The evidential problem of evil involves a rarely discussed challenge, namely the challenge of defending theism against the hypothesis of a morally indifferent creator. Our argument uses a Bayesian framework and it starts by showing that if the only alternative to classical theism is naturalistic atheism, then fine-tuning can render theism virtually certain, even in the face of evil. But if the alternatives include the hypothesis of a morally indifferent creator, theism is defeated even if the fine-tuning premise is accepted. (...)
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  22. Editorial preface.R. L. Hall - 2020 - International Journal for Philosophy of Religion 87 (2):135-136.
  23. Theistic Evolution, Intelligent Design, and the Charge of Deism.Robert Larmer - 2018 - Philosophia Christi 20 (2):415-428.
    Christians who are theistic evolutionists and Christians who are proponents of intelligent design very frequently criticize one another on the basis that the other’s position is theologically suspect. Ironically, both camps have accused the other of being deistic and thus sub-Christian in their understanding of God’s relation to creation. In this paper, I consider the merit of these charges. I conclude that, although each position has both deistic and nondeistic forms, theistic evolution in its treatment of life’s history is typically (...)
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  24. The Imago Dei and Blaise Pascal’s Abductive Anthropological Argument.Jonathan Mark Threlfall - 2018 - Philosophia Christi 20 (2):379-400.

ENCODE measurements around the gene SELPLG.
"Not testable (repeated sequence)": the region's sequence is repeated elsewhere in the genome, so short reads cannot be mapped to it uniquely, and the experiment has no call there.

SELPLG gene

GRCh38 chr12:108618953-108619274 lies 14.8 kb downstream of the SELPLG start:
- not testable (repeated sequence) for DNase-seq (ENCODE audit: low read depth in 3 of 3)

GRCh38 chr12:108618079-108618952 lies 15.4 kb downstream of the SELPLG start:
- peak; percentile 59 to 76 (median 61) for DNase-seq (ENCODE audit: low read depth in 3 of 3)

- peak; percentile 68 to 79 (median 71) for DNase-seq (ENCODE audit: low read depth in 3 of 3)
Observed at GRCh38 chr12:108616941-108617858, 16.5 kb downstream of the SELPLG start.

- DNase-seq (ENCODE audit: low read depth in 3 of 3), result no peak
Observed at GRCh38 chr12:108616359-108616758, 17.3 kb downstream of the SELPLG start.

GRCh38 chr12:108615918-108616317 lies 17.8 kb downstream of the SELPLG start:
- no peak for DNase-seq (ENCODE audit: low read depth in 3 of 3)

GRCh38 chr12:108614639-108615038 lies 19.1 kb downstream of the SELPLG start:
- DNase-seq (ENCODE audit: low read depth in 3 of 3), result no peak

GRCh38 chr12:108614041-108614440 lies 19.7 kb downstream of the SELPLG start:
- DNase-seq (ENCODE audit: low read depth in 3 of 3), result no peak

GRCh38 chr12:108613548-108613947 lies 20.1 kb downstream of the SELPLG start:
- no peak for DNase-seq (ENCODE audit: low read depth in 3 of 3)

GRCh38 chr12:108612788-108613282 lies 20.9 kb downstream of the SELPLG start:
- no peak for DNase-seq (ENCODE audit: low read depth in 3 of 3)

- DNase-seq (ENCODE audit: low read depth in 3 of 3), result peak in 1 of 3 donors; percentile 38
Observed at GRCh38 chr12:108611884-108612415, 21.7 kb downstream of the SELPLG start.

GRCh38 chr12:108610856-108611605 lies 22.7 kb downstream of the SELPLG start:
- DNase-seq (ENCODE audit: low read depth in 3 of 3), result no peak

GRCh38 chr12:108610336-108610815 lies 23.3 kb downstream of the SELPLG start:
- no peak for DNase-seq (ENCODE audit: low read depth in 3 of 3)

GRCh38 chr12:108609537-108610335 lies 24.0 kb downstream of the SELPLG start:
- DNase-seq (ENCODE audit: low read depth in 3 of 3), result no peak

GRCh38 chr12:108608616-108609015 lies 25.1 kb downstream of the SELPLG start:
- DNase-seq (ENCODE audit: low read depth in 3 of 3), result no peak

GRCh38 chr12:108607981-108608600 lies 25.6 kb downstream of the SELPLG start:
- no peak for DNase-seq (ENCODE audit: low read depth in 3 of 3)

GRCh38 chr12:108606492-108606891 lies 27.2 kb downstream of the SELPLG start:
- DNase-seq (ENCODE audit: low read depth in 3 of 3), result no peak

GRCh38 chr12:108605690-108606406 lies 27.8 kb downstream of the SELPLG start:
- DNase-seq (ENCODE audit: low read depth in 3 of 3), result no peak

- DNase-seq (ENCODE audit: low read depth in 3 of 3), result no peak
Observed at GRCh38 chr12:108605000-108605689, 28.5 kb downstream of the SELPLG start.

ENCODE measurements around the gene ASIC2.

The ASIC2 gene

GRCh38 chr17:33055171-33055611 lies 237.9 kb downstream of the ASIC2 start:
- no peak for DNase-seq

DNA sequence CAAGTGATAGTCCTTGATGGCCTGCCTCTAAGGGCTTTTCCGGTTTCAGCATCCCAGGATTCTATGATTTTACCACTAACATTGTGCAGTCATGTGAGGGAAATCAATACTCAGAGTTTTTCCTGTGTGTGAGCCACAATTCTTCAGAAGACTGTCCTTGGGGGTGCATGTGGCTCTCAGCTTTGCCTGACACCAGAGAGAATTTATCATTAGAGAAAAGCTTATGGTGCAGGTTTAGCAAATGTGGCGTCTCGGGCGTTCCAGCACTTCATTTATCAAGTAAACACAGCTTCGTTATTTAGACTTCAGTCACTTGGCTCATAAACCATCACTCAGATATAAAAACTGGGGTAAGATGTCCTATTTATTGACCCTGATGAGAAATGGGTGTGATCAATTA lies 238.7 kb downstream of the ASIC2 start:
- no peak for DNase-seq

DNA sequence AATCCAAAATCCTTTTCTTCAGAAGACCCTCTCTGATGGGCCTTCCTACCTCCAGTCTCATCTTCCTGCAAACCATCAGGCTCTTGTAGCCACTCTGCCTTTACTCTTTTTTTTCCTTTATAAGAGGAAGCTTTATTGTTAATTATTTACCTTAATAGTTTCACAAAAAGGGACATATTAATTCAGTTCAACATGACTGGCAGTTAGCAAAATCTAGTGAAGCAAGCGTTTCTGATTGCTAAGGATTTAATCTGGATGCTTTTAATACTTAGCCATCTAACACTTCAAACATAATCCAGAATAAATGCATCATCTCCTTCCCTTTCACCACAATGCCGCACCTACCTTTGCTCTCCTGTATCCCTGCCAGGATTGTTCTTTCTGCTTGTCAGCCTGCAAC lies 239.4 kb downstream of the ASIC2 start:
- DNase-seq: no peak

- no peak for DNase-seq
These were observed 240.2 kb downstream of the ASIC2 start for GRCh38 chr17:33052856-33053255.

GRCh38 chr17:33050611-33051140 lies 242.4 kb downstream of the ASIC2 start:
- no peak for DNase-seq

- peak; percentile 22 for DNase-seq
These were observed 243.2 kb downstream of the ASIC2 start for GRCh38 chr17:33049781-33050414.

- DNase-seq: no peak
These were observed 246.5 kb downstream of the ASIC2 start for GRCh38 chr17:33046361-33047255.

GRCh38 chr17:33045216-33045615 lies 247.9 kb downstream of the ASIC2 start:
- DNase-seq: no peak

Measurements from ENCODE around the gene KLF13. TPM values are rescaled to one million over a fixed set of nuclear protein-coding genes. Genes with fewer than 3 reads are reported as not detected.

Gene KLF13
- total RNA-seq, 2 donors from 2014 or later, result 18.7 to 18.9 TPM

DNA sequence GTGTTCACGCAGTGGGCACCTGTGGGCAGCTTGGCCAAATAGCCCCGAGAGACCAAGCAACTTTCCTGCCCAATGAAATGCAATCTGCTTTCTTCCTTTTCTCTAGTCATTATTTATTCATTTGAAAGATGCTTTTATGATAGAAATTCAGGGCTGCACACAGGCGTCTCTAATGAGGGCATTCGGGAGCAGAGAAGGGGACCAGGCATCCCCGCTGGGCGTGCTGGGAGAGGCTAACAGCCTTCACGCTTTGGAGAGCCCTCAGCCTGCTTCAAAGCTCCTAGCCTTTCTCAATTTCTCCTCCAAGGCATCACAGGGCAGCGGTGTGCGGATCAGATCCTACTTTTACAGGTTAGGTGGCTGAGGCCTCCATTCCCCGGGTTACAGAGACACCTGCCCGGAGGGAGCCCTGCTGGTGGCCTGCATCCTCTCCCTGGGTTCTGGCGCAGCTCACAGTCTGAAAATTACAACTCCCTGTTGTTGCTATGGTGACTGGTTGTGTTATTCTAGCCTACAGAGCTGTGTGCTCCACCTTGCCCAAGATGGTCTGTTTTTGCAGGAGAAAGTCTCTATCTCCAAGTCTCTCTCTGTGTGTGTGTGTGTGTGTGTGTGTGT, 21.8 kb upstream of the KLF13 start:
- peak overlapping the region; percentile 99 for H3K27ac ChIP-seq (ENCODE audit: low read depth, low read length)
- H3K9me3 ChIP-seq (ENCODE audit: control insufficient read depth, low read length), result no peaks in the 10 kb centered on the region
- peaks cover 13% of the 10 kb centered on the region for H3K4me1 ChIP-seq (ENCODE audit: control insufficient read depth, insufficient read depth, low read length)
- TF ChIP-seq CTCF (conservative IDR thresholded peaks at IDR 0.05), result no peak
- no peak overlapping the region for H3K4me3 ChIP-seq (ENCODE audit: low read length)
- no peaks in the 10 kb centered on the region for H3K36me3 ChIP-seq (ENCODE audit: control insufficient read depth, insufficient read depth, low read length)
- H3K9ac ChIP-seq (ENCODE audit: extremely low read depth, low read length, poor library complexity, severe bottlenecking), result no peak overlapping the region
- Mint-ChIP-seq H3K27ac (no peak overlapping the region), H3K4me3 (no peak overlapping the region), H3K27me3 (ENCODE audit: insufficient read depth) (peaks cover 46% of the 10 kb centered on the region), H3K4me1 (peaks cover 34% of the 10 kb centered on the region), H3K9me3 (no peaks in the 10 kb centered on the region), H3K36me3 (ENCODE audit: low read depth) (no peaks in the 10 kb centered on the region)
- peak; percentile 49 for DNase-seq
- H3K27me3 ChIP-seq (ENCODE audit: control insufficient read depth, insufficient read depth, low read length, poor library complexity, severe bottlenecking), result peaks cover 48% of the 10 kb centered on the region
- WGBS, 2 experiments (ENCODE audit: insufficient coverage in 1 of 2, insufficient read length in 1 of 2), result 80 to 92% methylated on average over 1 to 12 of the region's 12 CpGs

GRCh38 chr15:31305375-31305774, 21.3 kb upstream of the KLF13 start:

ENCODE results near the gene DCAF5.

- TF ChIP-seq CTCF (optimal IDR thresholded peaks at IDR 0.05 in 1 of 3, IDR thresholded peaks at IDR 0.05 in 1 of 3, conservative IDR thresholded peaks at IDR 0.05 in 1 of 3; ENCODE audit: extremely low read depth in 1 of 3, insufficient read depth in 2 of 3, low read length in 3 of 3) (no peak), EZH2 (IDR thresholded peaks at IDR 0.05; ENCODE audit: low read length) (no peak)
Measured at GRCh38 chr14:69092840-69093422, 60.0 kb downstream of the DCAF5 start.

Blaise Pascal argued abductively for Christianity by presenting Christian anthropology as the best explanation for the existential paradoxes of human greatness and wretchedness. Surprisingly, however, the doctrine of the imago Dei never surfaces in his Pensées. I argue that considerations arising from the doctrine of the imago Dei strengthen Pascal’s abductive argument by providing more details for and encompassing more instances of humans’ paradoxical duality. Specifically, the imago Dei helps explain the existential paradoxes of happiness and misery, certainty and uncertainty, (...)
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  25. A Meaning to Life. By Michael Ruse. Pp. Ix, 149, NY, Oxford University Press, 2019, $14.49. [REVIEW]Timb D. Hoswell - 2020 - Heythrop Journal 61 (2):357-358.